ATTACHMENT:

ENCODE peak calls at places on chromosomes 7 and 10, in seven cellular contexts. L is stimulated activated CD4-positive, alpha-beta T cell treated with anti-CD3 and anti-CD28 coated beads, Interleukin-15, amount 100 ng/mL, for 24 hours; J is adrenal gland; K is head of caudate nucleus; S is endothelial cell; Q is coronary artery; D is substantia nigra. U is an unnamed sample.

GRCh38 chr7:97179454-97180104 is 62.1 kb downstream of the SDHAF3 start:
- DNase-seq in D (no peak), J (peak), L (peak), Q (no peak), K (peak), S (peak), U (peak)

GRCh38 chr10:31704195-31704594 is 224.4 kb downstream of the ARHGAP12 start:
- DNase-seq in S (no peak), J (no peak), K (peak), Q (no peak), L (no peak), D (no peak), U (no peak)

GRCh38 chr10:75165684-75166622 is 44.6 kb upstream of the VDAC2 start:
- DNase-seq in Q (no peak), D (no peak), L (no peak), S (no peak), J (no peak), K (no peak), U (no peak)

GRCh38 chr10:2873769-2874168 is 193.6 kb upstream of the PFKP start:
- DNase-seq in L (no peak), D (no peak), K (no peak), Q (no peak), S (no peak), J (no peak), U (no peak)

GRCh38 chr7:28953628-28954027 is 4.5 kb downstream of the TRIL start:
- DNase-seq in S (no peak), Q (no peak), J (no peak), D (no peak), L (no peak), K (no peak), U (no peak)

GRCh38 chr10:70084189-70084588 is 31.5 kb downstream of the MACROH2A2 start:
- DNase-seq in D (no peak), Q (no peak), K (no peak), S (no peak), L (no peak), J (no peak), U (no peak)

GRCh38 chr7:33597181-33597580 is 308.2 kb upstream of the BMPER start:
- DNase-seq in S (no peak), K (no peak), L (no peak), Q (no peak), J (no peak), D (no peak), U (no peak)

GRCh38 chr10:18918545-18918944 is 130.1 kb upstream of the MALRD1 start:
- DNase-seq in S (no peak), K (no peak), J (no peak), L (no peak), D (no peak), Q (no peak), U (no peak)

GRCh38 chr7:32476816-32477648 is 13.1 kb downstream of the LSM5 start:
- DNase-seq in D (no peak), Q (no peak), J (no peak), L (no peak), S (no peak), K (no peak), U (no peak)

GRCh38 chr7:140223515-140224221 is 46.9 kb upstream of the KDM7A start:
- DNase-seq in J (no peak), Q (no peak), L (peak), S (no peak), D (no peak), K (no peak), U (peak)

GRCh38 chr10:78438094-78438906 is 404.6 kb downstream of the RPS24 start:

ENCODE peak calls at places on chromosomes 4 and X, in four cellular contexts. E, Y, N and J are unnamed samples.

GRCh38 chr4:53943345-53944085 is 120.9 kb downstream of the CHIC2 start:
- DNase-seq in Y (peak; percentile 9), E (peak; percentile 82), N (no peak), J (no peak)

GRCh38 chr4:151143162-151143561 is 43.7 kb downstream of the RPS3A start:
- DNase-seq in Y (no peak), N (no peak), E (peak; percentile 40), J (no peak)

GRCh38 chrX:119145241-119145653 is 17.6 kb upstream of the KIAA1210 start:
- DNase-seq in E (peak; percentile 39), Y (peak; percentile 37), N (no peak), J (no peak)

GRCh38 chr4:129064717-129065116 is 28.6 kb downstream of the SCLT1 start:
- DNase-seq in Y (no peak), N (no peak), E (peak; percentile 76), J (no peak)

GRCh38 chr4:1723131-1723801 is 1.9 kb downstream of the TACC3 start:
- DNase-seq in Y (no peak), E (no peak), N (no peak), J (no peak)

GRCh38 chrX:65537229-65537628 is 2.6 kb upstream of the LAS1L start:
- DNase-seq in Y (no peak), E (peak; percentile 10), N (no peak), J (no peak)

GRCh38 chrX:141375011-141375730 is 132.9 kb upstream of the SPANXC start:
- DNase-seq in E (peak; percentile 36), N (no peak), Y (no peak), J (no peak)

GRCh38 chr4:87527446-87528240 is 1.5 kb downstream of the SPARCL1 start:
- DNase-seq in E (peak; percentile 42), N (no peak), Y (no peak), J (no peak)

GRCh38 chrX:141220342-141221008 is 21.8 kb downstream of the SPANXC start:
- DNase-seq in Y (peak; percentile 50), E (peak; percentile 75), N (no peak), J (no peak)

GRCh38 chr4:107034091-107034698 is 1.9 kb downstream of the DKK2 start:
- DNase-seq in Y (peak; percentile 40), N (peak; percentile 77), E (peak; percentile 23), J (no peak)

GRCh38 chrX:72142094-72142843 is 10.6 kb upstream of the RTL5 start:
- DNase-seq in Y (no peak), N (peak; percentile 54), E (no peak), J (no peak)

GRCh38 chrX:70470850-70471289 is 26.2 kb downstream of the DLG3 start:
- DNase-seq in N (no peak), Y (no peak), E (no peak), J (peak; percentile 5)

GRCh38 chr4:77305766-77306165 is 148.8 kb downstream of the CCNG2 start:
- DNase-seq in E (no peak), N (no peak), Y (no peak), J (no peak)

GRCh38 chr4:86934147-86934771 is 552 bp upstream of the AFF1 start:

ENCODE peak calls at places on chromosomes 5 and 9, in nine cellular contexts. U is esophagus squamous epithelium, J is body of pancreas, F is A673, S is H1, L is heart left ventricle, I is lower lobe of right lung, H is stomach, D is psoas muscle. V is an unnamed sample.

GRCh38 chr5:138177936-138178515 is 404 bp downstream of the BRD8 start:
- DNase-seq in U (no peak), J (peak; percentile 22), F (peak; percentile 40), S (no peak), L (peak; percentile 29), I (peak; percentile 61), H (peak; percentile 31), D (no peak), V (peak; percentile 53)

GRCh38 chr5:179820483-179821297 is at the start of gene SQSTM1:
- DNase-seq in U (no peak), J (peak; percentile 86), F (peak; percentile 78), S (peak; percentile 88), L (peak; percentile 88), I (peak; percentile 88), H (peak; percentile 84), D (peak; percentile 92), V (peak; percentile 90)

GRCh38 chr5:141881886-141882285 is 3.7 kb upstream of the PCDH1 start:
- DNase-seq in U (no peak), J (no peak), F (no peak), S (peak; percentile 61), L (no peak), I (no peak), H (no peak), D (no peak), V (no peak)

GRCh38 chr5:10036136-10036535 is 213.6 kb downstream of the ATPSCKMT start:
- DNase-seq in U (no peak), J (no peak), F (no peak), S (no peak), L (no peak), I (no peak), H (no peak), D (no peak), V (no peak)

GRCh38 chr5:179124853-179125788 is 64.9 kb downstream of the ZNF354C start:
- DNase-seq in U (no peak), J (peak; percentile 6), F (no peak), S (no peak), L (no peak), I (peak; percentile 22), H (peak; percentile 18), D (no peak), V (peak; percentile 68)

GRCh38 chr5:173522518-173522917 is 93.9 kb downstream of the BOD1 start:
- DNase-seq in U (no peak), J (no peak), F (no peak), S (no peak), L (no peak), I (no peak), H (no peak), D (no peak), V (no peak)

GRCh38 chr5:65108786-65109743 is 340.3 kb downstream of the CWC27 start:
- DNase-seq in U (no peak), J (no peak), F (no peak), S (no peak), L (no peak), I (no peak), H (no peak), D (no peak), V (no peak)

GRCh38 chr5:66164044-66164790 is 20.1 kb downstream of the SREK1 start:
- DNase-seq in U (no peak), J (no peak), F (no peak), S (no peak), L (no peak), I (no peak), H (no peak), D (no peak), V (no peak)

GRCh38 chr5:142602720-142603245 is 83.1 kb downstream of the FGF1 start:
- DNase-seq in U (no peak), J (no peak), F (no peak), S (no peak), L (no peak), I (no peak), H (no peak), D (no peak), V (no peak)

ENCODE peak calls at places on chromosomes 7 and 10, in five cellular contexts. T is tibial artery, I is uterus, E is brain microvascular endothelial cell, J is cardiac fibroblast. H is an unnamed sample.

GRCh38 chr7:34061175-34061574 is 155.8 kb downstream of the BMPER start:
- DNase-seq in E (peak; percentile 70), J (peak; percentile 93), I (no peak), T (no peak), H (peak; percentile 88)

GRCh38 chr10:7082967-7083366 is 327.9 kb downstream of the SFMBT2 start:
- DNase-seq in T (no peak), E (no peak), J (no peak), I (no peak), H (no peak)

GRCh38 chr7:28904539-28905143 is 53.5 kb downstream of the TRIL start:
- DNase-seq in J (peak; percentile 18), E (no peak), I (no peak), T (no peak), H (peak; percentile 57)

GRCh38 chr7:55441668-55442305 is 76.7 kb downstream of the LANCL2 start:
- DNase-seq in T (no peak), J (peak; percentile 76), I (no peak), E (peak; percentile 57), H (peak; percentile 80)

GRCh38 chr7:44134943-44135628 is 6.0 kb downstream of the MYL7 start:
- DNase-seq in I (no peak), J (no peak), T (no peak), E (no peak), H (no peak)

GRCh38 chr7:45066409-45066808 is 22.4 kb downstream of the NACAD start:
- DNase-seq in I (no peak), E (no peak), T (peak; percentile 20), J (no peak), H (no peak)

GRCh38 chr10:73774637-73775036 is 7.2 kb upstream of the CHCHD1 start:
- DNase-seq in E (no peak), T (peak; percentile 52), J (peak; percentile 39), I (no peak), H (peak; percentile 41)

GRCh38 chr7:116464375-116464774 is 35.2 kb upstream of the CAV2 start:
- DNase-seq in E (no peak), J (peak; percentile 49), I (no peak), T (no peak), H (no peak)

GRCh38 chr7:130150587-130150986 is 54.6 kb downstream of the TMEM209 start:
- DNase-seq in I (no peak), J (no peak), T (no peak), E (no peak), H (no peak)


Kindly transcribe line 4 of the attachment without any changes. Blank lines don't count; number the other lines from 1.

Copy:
GRCh38 chr10:31704195-31704594 is 224.4 kb downstream of the ARHGAP12 start: